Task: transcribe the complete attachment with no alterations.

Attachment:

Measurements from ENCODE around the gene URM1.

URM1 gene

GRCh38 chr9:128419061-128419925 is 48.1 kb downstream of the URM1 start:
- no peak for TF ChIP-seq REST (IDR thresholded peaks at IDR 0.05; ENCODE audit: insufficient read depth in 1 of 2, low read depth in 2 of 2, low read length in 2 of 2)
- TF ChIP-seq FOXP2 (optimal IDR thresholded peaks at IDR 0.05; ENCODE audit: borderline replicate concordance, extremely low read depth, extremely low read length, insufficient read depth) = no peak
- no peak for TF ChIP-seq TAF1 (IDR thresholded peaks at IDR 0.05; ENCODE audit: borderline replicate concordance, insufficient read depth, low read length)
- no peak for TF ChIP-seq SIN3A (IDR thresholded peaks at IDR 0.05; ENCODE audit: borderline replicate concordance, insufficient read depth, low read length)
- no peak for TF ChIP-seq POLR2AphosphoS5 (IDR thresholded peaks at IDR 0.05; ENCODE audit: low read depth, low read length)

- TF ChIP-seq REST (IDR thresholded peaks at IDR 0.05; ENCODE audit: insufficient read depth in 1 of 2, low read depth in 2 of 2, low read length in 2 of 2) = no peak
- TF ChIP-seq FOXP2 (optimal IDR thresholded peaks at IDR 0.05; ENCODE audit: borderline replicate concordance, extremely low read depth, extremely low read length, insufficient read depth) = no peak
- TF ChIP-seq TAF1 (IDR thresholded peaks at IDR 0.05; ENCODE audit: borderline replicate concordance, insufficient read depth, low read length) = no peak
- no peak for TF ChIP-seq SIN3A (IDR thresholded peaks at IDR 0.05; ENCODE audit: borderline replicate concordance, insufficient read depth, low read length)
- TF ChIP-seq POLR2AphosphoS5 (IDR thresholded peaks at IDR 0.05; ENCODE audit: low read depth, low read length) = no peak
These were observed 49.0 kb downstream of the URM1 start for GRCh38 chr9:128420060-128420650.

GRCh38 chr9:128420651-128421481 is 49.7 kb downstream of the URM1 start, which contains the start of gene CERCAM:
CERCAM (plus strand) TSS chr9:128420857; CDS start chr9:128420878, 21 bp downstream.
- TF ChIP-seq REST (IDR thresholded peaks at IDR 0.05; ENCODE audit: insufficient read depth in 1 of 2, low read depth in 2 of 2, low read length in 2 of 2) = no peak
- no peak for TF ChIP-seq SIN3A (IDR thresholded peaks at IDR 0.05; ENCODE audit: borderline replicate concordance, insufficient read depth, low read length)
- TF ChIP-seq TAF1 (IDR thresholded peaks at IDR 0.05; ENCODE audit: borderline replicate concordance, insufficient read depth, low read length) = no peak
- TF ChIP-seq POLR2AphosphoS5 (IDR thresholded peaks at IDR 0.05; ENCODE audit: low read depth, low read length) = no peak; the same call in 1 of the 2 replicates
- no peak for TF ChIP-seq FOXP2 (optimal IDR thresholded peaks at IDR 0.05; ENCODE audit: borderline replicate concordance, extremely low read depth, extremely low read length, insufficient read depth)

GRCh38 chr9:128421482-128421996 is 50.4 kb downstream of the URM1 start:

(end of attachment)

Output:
Measurements from ENCODE around the gene URM1.

URM1 gene

GRCh38 chr9:128419061-128419925 is 48.1 kb downstream of the URM1 start:
- no peak for TF ChIP-seq REST (IDR thresholded peaks at IDR 0.05; ENCODE audit: insufficient read depth in 1 of 2, low read depth in 2 of 2, low read length in 2 of 2)
- TF ChIP-seq FOXP2 (optimal IDR thresholded peaks at IDR 0.05; ENCODE audit: borderline replicate concordance, extremely low read depth, extremely low read length, insufficient read depth) = no peak
- no peak for TF ChIP-seq TAF1 (IDR thresholded peaks at IDR 0.05; ENCODE audit: borderline replicate concordance, insufficient read depth, low read length)
- no peak for TF ChIP-seq SIN3A (IDR thresholded peaks at IDR 0.05; ENCODE audit: borderline replicate concordance, insufficient read depth, low read length)
- no peak for TF ChIP-seq POLR2AphosphoS5 (IDR thresholded peaks at IDR 0.05; ENCODE audit: low read depth, low read length)

- TF ChIP-seq REST (IDR thresholded peaks at IDR 0.05; ENCODE audit: insufficient read depth in 1 of 2, low read depth in 2 of 2, low read length in 2 of 2) = no peak
- TF ChIP-seq FOXP2 (optimal IDR thresholded peaks at IDR 0.05; ENCODE audit: borderline replicate concordance, extremely low read depth, extremely low read length, insufficient read depth) = no peak
- TF ChIP-seq TAF1 (IDR thresholded peaks at IDR 0.05; ENCODE audit: borderline replicate concordance, insufficient read depth, low read length) = no peak
- no peak for TF ChIP-seq SIN3A (IDR thresholded peaks at IDR 0.05; ENCODE audit: borderline replicate concordance, insufficient read depth, low read length)
- TF ChIP-seq POLR2AphosphoS5 (IDR thresholded peaks at IDR 0.05; ENCODE audit: low read depth, low read length) = no peak
These were observed 49.0 kb downstream of the URM1 start for GRCh38 chr9:128420060-128420650.

GRCh38 chr9:128420651-128421481 is 49.7 kb downstream of the URM1 start, which contains the start of gene CERCAM:
CERCAM (plus strand) TSS chr9:128420857; CDS start chr9:128420878, 21 bp downstream.
- TF ChIP-seq REST (IDR thresholded peaks at IDR 0.05; ENCODE audit: insufficient read depth in 1 of 2, low read depth in 2 of 2, low read length in 2 of 2) = no peak
- no peak for TF ChIP-seq SIN3A (IDR thresholded peaks at IDR 0.05; ENCODE audit: borderline replicate concordance, insufficient read depth, low read length)
- TF ChIP-seq TAF1 (IDR thresholded peaks at IDR 0.05; ENCODE audit: borderline replicate concordance, insufficient read depth, low read length) = no peak
- TF ChIP-seq POLR2AphosphoS5 (IDR thresholded peaks at IDR 0.05; ENCODE audit: low read depth, low read length) = no peak; the same call in 1 of the 2 replicates
- no peak for TF ChIP-seq FOXP2 (optimal IDR thresholded peaks at IDR 0.05; ENCODE audit: borderline replicate concordance, extremely low read depth, extremely low read length, insufficient read depth)

GRCh38 chr9:128421482-128421996 is 50.4 kb downstream of the URM1 start: